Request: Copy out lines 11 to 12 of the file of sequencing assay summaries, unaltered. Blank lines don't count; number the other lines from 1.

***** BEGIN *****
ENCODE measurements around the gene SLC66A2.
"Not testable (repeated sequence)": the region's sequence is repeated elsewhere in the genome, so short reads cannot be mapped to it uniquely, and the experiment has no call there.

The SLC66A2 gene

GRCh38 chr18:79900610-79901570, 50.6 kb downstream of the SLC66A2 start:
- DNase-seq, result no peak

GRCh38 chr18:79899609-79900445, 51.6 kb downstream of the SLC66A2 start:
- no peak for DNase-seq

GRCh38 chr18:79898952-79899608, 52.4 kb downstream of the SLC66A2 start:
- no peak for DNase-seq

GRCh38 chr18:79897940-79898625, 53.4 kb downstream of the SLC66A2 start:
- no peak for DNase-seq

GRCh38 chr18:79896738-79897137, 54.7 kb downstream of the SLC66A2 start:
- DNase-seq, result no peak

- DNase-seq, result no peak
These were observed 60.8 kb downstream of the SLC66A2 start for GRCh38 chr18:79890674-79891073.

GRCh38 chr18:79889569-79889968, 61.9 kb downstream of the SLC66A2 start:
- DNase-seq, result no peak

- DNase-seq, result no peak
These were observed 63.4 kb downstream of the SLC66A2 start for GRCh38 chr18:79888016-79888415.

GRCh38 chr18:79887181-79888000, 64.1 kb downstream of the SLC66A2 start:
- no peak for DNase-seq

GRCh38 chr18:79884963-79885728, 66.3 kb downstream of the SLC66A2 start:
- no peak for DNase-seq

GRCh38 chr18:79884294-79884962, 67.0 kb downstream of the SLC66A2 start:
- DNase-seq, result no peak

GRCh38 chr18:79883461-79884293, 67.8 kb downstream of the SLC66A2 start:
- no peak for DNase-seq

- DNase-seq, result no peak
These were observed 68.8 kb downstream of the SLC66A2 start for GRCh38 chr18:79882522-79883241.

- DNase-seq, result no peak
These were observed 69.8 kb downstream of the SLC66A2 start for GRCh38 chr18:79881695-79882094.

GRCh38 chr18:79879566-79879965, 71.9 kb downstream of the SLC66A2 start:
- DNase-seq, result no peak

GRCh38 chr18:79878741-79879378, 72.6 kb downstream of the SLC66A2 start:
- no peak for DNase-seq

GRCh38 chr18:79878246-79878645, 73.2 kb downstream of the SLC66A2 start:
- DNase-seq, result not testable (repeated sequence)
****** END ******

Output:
- no peak for DNase-seq

GRCh38 chr18:79896738-79897137, 54.7 kb downstream of the SLC66A2 start: